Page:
Uncertainty analysis of soil organic carbon stock change in Canadian cropland from 1991 to 2001

Authors

  • A. J. VandenBygaart,

    1. Eastern Cereal and Oilseed Research Centre, Agriculture & Agri-Food Canada, KW Neatby Building, 960 Carling Avenue, Ottawa, Ontario, Canada K1A 0C6,
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  • E. G. Gregorich,

    1. Eastern Cereal and Oilseed Research Centre, Agriculture & Agri-Food Canada, KW Neatby Building, 960 Carling Avenue, Ottawa, Ontario, Canada K1A 0C6,
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  • D. A. Angers,

    1. Soils and Crops Research and Development Centre, Agriculture & Agri-Food Canada, Sainte-Foy, Quebec, Canada
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  • U. F. Stoklas

    1. Eastern Cereal and Oilseed Research Centre, Agriculture & Agri-Food Canada, KW Neatby Building, 960 Carling Avenue, Ottawa, Ontario, Canada K1A 0C6,
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A. J. VandenBygaart, Agriculture & Agri-Food Canada, KW Neatby Building, 960 Carling Avenue, Ottawa, Ontario, Canada K1A 0C6, tel. +613 759 1836, fax +613 759 1926, e-mail: vandenbygaarta@agr.gc.ca

Abstract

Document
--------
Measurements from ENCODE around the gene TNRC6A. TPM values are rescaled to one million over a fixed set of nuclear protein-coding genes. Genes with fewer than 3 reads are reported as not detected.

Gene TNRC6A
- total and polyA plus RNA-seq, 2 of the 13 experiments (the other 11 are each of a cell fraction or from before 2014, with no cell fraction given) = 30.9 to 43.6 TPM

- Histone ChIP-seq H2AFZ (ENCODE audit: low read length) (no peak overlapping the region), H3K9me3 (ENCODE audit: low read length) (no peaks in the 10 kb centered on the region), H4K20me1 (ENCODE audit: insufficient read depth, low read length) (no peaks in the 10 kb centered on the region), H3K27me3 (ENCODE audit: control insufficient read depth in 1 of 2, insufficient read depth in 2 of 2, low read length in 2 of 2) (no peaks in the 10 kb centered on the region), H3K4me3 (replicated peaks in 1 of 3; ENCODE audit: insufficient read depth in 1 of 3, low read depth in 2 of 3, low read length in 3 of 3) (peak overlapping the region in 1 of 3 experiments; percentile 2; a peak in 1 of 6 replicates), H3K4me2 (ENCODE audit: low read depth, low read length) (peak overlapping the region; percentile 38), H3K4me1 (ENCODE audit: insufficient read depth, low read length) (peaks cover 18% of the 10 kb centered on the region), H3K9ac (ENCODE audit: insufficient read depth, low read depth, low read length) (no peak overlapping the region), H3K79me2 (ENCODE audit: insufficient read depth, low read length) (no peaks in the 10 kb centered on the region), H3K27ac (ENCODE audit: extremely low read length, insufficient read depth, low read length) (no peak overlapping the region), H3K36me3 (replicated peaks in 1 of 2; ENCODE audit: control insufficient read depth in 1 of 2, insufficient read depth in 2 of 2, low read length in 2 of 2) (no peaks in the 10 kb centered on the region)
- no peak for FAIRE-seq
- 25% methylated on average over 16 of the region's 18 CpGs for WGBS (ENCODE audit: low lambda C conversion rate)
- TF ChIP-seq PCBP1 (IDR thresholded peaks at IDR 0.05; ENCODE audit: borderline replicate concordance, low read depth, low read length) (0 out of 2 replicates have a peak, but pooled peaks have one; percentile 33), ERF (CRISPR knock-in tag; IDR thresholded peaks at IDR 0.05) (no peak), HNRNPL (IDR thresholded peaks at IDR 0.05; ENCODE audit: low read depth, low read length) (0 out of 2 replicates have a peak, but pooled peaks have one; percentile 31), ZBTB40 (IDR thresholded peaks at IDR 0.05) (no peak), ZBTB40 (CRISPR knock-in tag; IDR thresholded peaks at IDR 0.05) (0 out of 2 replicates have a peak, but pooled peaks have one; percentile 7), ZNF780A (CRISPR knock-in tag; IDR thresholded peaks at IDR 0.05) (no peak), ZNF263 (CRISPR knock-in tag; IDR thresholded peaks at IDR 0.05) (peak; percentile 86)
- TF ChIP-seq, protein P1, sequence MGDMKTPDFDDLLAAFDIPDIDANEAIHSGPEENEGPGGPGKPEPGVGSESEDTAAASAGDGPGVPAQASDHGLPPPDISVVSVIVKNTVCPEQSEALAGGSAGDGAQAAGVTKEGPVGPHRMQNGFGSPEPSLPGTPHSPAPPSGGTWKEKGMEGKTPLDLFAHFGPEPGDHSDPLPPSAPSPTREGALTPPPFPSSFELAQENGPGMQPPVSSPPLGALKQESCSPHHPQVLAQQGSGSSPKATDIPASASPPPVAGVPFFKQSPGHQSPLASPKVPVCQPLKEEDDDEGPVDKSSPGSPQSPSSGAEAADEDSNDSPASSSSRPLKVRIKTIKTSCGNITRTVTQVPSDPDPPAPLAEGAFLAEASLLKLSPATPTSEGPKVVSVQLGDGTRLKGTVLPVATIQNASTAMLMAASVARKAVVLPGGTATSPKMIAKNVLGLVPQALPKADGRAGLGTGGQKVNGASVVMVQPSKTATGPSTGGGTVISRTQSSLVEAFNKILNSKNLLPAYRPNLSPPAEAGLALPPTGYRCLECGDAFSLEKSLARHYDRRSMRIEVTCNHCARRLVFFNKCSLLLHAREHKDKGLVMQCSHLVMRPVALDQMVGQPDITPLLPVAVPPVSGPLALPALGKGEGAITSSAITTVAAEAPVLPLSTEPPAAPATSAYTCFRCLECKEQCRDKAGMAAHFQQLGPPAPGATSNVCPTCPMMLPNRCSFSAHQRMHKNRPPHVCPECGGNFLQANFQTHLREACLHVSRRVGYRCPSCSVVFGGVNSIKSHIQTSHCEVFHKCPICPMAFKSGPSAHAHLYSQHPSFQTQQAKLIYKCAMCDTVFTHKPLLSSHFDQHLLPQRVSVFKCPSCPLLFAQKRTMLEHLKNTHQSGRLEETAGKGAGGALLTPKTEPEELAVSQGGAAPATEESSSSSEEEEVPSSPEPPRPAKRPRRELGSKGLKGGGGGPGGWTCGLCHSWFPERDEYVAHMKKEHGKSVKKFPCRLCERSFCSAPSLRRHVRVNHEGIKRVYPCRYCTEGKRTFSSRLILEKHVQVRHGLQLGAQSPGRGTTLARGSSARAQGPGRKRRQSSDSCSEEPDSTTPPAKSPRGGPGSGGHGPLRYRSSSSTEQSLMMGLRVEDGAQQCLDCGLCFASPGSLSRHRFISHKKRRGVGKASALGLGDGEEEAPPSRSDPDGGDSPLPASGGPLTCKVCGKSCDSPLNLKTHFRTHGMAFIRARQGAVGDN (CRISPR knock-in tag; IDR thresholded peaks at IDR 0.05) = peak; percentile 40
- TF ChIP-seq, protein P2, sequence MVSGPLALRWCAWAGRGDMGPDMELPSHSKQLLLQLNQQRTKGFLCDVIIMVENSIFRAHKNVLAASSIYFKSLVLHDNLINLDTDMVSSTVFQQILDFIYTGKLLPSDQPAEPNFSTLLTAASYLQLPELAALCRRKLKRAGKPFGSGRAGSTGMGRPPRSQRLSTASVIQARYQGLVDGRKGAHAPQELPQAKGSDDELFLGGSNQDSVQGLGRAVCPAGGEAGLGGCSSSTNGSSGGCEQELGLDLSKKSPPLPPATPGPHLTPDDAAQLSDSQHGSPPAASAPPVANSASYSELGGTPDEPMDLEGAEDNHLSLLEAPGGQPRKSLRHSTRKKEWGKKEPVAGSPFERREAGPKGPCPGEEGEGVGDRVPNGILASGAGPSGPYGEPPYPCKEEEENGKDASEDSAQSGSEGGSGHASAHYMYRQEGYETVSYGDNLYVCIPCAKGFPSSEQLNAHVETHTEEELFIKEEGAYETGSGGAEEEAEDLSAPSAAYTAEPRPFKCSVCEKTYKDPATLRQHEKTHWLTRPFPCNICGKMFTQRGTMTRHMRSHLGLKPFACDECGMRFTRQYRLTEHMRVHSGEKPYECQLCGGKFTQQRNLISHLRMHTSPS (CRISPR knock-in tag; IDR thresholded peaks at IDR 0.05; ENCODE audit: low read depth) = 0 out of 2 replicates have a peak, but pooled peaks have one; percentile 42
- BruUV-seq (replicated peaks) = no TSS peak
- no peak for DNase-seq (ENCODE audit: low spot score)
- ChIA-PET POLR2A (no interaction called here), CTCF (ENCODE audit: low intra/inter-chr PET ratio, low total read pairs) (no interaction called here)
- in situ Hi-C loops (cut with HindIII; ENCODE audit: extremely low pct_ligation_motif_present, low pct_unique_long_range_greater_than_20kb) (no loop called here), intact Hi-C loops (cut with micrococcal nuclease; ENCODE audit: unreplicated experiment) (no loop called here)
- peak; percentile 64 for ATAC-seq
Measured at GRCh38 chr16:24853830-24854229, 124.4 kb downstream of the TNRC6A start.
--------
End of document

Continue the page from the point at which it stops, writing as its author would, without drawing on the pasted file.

National estimates of changes in the amount of soil organic carbon (SOC) in cropland requires an assessment of uncertainty for accounting and reporting under the United Nations Framework Convention on Climate Change (UNFCCC) and the Kyoto Protocol. Canada has data sets on SOC stocks in croplands, historical changes in SOC levels due to management practices, and historical changes in the area of land devoted to certain soil management practices. We conducted an analysis of uncertainty of the change in SOC levels due to management practices in Canada from 1991 to 2001 using Monte Carlo analysis and a simple model. Probability distribution functions were determined for each of the inputs of the model, enabling us to assess the uncertainty for the output. The storage rate of SOC in cropland soils of Canada for the 10-year period ranged from 3.2 to 8.3 Mt C yr−1 at 95% confidence, with a mean of 5.7 Mt C yr−1. Approximately 67% (about 3.8 Mt C yr−1) of the increase in SOC storage in Canada occurred in Saskatchewan where the cropland area under no-till increased from 10% to 35%, and the area of summer-fallow declined from 43% to 20% during the study period. The large uncertainty in the effect of no-till on SOC stock changes in the Gray-Brown Luvisols of Ontario contributed most to the variance in the model output. If trends in agricultural management continue for the next 10-year census period, the estimated SOC storage would comprise between 7% and 19% of the gap required to achieve the 6% reduction in 1990 greenhouse gas emission levels for Canada under the Kyoto Protocol.

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